• Ref:
  • PGI 9.0
    • Release date: 2009
    • Other notes: PGI 2013 is the oldest compiler that is supported by PGI. We are making an exception in MPICH by checking with PGI 9.0 (which is an unsupported compiler). This is not based on a comprehensive survey, but based on the supercomputer centers that we have access to, this seems to be the oldest version around (though we did not find any center where this was the only version available).
    • Ref:
  • Ekopath 5.0
    • First release: 5.0 in 2013
    • Other notes: Ekopath was open-sourced with version 4.0 and support for previous versions was dropped. On the Ekopath website, there's no model for supporting anything older than the latest version (6.0). We still check for 5.0 for MPICH.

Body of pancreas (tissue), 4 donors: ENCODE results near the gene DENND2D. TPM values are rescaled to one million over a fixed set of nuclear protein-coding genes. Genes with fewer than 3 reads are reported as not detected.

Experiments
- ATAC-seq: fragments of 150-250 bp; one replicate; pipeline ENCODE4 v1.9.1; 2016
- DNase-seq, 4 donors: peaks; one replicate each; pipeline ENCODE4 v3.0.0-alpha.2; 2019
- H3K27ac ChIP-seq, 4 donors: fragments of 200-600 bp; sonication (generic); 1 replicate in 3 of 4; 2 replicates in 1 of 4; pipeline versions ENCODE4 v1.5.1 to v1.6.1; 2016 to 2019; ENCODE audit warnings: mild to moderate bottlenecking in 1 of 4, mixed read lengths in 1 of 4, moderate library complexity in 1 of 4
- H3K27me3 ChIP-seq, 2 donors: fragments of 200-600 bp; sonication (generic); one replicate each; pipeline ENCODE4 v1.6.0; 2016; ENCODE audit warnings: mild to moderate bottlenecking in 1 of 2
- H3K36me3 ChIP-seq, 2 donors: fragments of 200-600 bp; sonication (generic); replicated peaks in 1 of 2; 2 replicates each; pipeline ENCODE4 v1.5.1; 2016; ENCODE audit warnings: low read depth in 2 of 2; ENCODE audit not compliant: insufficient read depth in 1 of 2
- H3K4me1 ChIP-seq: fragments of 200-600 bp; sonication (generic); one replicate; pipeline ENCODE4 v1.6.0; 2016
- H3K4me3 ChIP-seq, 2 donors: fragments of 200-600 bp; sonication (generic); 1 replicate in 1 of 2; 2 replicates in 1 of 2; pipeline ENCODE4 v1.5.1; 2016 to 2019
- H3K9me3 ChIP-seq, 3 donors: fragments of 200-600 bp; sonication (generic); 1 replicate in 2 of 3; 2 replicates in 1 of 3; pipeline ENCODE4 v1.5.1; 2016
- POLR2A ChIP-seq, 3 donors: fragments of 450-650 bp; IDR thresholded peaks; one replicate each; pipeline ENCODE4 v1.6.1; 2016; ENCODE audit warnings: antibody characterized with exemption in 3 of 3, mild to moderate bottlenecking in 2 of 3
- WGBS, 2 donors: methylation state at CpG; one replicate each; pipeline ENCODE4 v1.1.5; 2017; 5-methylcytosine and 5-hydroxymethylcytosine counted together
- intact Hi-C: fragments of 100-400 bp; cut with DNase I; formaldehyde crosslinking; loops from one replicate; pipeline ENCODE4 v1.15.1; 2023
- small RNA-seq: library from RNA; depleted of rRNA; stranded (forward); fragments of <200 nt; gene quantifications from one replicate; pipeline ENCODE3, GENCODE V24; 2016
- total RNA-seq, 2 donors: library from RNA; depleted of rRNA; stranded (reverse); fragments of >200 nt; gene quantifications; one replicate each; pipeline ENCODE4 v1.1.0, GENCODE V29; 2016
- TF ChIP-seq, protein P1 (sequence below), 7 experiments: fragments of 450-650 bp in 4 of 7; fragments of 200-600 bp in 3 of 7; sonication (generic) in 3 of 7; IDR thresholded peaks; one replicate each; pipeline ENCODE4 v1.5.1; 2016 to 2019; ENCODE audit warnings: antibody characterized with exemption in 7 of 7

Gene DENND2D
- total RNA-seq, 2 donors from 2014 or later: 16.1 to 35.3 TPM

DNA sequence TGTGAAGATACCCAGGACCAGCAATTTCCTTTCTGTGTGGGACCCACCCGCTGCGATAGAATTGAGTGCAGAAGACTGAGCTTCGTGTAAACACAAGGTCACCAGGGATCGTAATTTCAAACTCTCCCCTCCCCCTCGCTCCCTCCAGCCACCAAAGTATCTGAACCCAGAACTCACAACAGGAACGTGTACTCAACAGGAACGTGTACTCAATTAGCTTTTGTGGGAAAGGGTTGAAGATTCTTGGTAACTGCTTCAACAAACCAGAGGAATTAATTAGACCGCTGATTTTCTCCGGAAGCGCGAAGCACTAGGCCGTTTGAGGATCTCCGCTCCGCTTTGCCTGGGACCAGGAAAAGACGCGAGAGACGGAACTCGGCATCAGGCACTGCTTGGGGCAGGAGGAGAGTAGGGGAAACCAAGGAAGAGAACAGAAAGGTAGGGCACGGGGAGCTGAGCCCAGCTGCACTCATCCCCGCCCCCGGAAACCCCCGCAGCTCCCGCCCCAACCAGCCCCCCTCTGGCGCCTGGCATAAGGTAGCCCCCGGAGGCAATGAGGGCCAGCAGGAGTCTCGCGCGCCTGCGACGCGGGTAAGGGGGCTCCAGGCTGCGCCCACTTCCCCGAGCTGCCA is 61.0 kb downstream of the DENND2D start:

• Ref:
  • Fujitsu Softune Compiler
    • Need more information on this from the Fujitsu folks. To be updated.

Notes about specific compilers:

  • The Microsoft Visual Studio compiler is no longer being considered, despite its notorious lack of C99 support. This is because there are only two derivatives of MPICH that are built on Windows. The first is Intel MPI, which uses the Intel compiler for the builds, and hence does not require any support from the visual studio compiler. The second is Microsoft MPI, which has not upgraded to the newer versions of MPICH for more than 10 years.

Current Accepted C99 and POSIX 2001 Features in MPICH:

The following C99 and POSIX 2001 features are assumed to exist in MPICH. We check for these features in and abort if any of them is not available.